Daunavan Buyer
This book is another amazing book by Wright. You can tell by his tone and mannerisms in this book that he is writing a more accessible book, which I welcomed in this instance. This book takes you into the culture and story of many different parts of the Nee Testament and draws out insights, challenges, and invitations to church leaders and everyday followers of Jesus! Highly recommended.
Dan Lacich
Feb 10, 2019 rated it really liked it  ·  review of another edition
Worthwhile and timely

It is not one of Wright’s more scholarly works. It comes off more as a series of good sermons that challenges followers of Jesus to engage life in a way that honors God more deeply by loving people more radically.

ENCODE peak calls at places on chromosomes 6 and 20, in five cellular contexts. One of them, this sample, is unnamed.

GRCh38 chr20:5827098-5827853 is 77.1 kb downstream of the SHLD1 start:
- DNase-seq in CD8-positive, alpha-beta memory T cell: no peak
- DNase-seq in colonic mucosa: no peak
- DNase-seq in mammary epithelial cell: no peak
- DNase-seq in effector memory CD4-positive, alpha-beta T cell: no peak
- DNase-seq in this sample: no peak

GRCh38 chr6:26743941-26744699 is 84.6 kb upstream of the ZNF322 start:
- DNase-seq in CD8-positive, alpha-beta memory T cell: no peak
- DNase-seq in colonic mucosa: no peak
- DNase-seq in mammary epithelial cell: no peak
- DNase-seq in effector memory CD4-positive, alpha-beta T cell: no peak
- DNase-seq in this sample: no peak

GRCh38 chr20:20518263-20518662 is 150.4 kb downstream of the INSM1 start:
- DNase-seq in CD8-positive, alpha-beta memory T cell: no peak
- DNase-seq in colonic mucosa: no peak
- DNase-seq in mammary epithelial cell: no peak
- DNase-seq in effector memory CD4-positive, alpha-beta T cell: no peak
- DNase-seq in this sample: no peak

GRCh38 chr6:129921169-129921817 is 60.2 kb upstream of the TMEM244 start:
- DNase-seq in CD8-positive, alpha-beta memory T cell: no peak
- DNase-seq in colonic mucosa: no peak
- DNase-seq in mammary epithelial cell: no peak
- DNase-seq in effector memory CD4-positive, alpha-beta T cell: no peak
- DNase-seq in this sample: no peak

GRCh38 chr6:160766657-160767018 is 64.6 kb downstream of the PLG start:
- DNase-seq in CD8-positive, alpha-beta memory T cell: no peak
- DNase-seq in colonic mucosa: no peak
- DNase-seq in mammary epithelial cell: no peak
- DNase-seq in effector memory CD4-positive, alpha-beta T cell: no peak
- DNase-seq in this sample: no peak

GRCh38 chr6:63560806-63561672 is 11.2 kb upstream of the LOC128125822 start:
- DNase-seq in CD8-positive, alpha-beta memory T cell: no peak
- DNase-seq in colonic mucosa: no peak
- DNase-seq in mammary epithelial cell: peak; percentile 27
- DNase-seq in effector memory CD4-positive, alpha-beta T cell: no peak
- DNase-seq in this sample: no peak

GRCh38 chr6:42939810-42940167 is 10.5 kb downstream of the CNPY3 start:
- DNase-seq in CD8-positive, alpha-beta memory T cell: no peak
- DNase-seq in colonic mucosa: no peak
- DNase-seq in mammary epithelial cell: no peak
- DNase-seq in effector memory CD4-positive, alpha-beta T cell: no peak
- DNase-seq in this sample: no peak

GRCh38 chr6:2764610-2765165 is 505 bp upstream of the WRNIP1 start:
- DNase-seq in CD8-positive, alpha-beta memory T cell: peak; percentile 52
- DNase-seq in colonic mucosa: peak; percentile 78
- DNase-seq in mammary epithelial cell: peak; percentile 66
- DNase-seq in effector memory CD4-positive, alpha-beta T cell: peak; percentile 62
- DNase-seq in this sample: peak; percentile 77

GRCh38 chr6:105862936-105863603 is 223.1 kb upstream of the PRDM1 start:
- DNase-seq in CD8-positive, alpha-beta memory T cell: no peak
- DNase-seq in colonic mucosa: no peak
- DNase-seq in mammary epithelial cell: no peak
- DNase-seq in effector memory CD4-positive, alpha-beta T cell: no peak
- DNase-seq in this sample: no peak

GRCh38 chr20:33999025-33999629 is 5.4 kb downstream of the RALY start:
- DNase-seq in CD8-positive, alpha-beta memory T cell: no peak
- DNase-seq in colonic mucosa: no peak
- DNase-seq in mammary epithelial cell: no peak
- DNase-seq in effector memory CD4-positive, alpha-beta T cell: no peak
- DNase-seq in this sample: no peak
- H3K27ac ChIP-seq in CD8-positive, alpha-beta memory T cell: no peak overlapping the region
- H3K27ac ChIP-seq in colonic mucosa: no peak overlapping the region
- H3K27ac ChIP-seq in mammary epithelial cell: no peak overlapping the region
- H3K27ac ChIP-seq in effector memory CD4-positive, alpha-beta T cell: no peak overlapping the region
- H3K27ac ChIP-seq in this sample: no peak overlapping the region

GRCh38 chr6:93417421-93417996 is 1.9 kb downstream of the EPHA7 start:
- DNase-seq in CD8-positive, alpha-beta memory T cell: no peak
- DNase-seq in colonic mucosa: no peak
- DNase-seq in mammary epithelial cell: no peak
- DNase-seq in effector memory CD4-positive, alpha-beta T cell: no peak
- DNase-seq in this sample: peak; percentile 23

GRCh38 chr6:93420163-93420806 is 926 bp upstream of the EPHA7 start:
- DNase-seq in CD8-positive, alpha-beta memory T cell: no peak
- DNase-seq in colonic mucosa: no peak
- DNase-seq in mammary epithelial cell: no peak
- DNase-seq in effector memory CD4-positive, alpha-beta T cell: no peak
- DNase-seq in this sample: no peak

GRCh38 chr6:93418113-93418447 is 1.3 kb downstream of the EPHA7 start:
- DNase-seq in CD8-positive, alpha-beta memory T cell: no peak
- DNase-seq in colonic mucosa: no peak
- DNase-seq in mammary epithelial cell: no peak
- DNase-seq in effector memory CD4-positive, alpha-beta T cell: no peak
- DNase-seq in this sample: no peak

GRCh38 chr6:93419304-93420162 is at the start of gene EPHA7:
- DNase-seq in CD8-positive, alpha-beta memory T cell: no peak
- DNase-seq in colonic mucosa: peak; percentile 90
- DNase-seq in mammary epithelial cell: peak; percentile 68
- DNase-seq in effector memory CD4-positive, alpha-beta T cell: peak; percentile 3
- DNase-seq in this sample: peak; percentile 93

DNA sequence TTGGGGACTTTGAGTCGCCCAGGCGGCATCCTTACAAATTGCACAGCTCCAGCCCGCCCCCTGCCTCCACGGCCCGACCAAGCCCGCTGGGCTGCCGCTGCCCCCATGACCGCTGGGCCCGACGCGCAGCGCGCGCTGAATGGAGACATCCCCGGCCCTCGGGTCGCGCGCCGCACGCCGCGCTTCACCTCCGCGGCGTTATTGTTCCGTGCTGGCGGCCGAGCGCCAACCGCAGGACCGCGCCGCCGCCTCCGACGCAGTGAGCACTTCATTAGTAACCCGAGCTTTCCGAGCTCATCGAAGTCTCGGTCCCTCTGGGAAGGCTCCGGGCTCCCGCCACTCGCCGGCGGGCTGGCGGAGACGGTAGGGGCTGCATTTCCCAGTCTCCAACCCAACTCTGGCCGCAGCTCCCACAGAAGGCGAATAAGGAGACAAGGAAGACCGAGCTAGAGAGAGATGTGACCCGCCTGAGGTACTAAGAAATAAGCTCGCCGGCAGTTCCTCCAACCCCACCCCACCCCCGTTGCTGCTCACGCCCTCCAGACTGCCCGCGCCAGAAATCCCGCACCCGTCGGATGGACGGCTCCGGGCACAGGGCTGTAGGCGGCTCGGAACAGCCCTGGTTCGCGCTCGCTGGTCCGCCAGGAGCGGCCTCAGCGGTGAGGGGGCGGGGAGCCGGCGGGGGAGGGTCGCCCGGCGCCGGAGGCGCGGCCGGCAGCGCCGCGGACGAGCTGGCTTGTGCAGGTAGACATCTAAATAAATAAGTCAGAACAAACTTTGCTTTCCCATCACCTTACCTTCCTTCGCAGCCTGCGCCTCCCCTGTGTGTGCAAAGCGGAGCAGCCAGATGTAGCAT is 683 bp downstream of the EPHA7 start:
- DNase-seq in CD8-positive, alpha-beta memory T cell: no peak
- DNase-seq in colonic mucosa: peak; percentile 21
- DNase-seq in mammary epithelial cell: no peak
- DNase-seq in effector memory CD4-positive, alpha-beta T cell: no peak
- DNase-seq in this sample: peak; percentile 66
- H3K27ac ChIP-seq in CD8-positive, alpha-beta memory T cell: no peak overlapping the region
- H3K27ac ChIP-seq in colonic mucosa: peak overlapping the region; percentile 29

Phillip R Neal
Mar 28, 2019 rated it really liked it  ·  review of another edition
Great read

Very easy to read and very thought provoking. I like this author be sad he Has the ability to communicate complex issues in very simple terms so you can u understand him.
Liza Tabita
May 03, 2018 rated it really liked it  ·  review of another edition
Scurta dar consustenta!
Chris Wermeskerch
Mar 11, 2019 rated it liked it
This book has some great insights, but I noticed this one took me a really long time to read. I think I'm souring on these sermon collections in general.
Alex Stroshine
Dec 29, 2013 rated it liked it
Shelves: theology